Page 333 - Jewish Book Annual Volume 54

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ment has stimulated the most variegated literature. The Hebrew
language which was to become the vehicle of the reborn Jewish
commonwealth was recreated in part in its modern dress by Eliezer
Ben-Yehudah. A pioneer of the Labor Zionist movement was
Aaron David Gordon. Perhaps one of the the most eloquent
spokesmen for the Zionist movement in English was Maurice
Samuel. Among Hebrew authors we recall David Frishman and
Gershon Shofman. As Israel’s cultural and literary life flourished,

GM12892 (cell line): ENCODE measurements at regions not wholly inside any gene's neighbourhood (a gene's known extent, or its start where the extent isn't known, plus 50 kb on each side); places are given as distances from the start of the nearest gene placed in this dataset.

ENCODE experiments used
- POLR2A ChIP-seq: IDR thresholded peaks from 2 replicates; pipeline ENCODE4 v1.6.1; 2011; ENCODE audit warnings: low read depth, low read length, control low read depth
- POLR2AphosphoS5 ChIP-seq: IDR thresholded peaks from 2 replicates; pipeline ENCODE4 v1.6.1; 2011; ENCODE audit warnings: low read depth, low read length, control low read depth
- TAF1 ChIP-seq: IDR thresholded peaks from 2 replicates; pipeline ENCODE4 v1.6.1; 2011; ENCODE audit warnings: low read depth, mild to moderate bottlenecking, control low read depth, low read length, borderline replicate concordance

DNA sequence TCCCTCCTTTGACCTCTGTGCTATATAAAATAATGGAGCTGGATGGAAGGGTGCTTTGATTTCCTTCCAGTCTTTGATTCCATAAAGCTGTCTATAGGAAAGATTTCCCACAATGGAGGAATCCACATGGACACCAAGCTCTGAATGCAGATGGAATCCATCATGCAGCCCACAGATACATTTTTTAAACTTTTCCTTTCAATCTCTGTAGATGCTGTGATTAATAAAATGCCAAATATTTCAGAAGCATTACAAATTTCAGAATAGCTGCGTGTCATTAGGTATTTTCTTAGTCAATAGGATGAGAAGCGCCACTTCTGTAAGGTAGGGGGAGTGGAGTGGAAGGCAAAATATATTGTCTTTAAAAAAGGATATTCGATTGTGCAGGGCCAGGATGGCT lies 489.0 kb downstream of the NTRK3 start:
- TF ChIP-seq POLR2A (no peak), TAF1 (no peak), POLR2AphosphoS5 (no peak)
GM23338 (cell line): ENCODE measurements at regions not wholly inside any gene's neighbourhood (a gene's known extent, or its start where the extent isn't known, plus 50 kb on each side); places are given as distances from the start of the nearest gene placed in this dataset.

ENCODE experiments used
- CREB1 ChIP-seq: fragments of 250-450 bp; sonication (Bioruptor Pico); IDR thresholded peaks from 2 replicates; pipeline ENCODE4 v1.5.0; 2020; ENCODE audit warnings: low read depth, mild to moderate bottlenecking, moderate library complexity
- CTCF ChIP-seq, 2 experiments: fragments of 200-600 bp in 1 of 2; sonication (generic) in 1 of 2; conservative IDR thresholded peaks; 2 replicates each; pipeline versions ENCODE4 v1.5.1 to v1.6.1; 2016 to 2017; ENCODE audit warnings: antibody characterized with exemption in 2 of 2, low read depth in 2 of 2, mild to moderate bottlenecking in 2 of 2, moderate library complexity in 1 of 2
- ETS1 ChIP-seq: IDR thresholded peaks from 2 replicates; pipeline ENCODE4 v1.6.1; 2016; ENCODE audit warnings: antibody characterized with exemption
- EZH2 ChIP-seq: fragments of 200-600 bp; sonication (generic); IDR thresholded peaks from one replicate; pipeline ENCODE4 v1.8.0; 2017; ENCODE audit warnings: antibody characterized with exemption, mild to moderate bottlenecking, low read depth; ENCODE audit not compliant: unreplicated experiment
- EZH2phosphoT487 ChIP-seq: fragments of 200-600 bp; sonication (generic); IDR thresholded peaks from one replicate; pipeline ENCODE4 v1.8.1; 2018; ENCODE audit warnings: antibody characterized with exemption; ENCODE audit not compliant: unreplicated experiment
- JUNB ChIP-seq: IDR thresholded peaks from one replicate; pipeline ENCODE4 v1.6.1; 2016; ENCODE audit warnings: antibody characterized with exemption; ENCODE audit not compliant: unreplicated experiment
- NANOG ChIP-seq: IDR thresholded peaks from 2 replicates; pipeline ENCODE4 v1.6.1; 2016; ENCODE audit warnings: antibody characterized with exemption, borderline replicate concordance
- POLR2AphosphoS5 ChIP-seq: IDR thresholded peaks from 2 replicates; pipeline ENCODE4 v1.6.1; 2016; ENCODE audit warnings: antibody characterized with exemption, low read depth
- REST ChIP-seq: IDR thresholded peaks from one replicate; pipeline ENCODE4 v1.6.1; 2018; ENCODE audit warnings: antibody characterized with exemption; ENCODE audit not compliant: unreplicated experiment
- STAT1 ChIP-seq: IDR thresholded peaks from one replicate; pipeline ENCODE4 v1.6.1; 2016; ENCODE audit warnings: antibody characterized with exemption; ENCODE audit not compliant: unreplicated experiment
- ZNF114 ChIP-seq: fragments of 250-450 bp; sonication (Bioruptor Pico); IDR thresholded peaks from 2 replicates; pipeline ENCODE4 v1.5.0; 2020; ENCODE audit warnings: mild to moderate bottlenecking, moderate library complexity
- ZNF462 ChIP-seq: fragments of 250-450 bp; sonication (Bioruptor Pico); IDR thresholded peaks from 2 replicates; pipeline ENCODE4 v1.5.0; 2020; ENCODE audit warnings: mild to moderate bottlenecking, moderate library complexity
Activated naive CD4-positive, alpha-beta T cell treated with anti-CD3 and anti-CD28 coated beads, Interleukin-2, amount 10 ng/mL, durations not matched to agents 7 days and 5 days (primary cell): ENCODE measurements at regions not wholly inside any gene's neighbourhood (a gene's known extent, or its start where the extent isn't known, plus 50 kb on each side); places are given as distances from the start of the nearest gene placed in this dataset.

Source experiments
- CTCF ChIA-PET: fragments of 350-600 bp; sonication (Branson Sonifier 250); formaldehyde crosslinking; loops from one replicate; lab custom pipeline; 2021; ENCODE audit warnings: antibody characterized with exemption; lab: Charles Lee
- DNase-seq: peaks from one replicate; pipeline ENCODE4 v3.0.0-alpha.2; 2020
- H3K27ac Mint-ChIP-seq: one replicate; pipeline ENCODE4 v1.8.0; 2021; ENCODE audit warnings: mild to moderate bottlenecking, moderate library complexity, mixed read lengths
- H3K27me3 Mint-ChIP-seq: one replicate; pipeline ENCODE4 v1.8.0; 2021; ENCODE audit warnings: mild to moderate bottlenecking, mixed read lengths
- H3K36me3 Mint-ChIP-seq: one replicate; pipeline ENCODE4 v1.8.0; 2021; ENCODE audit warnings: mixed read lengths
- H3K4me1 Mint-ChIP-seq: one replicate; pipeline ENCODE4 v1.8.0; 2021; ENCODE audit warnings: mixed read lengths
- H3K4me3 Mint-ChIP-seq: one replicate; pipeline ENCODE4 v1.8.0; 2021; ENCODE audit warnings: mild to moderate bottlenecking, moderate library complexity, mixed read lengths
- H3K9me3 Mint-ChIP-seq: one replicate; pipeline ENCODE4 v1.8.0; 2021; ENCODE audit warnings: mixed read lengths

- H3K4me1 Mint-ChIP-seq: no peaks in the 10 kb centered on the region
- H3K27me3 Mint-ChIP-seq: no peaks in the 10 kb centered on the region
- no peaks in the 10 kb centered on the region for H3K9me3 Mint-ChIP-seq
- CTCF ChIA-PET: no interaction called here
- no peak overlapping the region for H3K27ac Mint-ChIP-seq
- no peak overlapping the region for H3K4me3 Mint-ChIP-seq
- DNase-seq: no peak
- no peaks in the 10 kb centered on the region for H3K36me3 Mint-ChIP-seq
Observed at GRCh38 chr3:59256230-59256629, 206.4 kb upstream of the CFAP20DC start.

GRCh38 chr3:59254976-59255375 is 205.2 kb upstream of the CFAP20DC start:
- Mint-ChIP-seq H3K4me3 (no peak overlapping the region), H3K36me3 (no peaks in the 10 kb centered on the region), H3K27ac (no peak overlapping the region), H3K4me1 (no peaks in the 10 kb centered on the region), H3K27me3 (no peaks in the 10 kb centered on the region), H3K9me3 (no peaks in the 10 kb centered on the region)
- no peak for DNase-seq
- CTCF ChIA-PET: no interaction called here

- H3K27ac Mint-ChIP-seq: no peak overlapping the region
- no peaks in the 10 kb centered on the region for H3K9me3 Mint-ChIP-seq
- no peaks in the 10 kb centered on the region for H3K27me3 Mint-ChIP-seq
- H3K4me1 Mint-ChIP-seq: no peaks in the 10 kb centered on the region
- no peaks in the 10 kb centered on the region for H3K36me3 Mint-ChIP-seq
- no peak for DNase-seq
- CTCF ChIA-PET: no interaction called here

American Jewry has produced scholars the likes of Robert Gordis
and Harry M. Orlinsky; the educator, Zevi Scharfstein, and the
highly acclaimed thinker and theologian, Abraham Joshua He­
schel, who a quarter century after his death has come to be appre­
ciated in liberal Christian theological circles.
Instutionallywe have been enriched by the Hochschule fuer die
Wissenschaft des Judentums in Berlin, the Hebrew Theological
College in Chicago, and the American Jewish Archives in Cincin­
As we survey all these rich contributions to our patrimony, we
look for an ever more generous harvest of Jewish creativity.
i t h o u t
d e f in it e
American Jewish Archives, Bar-Yosef, Brilling, Edelmann, Em­
manuel, Gerson-Kiwi, Hofer, Konecky, Margulies, Momgliano,
Shofman, Whitman, Yeshurun
3 Gordis
6 Guttmann
19 Routtenberg
22 Gordon, Lachover
21 Ayalti
23 Ben-Zion;
24 Nobel
1 Blumenfield, Sklare
27 Cohen
9 Newman
21 Orlinsky
e b r u a r y
25 Dimont
3 Gaster
30 Schloss
4 Kaganoff
31 Baer